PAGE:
Toronto-Dominion (TD) Bank is notifying customers about a mishap that may have exposed the personal details of more than a quarter million people. In letters sent to folks along the East Coast of the US, the company writes that it lost two data backup tapes that may have contained the names, addresses, birth dates, driver's license numbers, debit card numbers, account numbers, Social Security numbers and other such information of about 267,000 customers spanning from Maine to Florida.

TD Bank is unable to account for the disappearance of the tapes and has no clue where they might be. They simply vanished while being transferred between locations. Although its letters to States' Attorneys General acknowledge the possibility of a security lapse, TD Bank spokeswoman Rebecca Acevedo said the company isn't classifying the event as a breach. "No data has been lost," she said. Rather, it has merely been "misplaced" – less than comforting words for those affected, we're sure.

To make matters worse, TD Bank waited more than five months to notify customers of the issue. The tapes originally disappeared in late March 2012. The company reportedly delayed its announcement so it could conduct a thorough investigation. As the cherry on top, all of the data was unencrypted. On the bright side, TD Bank says there are no signs that the "misplaced" information has been misused.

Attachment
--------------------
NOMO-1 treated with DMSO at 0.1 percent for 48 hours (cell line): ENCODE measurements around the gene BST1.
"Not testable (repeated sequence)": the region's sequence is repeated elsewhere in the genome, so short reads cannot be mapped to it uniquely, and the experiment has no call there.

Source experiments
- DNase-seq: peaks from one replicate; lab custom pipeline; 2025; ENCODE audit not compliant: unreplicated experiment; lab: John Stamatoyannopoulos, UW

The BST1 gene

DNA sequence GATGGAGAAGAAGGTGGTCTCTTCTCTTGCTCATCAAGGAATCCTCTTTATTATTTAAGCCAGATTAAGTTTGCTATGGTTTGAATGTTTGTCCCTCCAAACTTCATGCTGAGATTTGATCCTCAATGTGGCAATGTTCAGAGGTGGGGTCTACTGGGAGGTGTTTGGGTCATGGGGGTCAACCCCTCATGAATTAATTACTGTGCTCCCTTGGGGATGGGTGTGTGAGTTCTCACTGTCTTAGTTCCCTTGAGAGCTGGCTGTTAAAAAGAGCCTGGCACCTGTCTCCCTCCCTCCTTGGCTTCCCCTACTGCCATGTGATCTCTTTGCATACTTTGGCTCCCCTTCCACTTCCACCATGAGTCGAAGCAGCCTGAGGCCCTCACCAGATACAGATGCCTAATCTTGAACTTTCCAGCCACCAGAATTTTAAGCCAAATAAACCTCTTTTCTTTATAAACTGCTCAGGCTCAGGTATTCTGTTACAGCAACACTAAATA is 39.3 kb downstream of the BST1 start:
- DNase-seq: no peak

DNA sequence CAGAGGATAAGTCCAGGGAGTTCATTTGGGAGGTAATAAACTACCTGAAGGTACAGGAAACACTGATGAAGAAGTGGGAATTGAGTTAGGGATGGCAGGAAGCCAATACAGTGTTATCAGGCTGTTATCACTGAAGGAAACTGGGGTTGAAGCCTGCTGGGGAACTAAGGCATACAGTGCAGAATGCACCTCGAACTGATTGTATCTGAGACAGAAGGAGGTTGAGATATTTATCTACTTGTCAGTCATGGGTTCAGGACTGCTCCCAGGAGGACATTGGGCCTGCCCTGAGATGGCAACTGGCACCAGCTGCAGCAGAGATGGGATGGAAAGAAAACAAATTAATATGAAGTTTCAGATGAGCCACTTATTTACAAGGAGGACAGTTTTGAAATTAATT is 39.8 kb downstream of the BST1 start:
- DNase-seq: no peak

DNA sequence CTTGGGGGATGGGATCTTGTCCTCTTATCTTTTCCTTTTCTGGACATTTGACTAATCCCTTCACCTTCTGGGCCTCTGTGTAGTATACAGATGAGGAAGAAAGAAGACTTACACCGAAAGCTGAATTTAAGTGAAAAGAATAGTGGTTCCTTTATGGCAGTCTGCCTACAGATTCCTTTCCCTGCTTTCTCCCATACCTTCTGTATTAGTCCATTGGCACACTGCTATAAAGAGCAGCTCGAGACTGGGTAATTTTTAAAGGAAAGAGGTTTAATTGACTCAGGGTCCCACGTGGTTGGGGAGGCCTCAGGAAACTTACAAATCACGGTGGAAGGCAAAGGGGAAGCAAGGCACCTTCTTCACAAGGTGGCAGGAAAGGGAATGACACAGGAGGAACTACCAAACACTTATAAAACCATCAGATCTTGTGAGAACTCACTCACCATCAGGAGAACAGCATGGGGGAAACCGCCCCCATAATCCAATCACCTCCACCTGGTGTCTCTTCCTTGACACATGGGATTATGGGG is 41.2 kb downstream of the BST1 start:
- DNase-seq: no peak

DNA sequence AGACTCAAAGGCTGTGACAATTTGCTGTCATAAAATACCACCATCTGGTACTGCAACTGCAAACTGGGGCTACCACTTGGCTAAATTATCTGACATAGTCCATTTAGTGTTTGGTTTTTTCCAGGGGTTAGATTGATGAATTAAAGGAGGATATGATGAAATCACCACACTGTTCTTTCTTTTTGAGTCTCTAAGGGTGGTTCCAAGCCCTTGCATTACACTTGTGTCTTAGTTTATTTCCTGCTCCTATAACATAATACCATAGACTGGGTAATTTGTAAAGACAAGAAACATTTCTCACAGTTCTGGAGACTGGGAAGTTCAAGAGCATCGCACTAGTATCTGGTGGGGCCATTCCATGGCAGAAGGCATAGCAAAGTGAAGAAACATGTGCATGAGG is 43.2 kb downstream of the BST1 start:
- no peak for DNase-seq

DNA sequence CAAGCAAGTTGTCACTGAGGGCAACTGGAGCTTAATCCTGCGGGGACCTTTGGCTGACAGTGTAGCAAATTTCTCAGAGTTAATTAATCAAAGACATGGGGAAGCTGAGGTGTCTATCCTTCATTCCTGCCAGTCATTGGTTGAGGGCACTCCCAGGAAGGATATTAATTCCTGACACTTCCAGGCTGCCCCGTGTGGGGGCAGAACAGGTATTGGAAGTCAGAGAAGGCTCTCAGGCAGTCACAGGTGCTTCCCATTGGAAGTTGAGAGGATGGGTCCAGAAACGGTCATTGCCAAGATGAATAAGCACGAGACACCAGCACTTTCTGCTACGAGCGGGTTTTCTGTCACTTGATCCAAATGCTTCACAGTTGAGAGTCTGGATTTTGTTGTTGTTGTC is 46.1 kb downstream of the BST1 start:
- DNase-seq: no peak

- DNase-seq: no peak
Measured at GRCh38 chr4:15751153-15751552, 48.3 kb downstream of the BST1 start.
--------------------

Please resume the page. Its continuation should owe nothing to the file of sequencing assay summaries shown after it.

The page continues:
Nonetheless, TD Bank's conduct has drawn scrutiny from customers and government alike. The mishap could cost TD Bank nearly $43 million in lost business, according to information security analysts at the nonprofit Ponemon Institute. "We will be reviewing the circumstances of this breach and the steps that TD Bank is taking to address the loss," said Massachusetts Attorney General Martha Coakley.

Customers with data on the lost tapes – which includes about 1,000 Canadians with US accounts – should have been contacted via snail mail. Individuals affected by the loss may transfer funds from affected accounts to new accounts free of charge and they are eligible for a free year of credit monitoring. Additionally, TD Bank reminds customers of common sense practices that can help prevent identity theft:

  • Remain vigilant about your personal information, particularly over the next 12 to 24 months.
  • Carefully review monthly account statements and your free credit reports.
  • Notify us immediately of any suspicious activity or suspected identity theft.
  • Report any suspicious or unauthorized activity to law enforcement and to the FTC at 1-877-FTC-HELP (877-382-4357)
  • Place a fraud alert on your credit file, which tells creditors to contact you before they open any new accounts or change your existing accounts.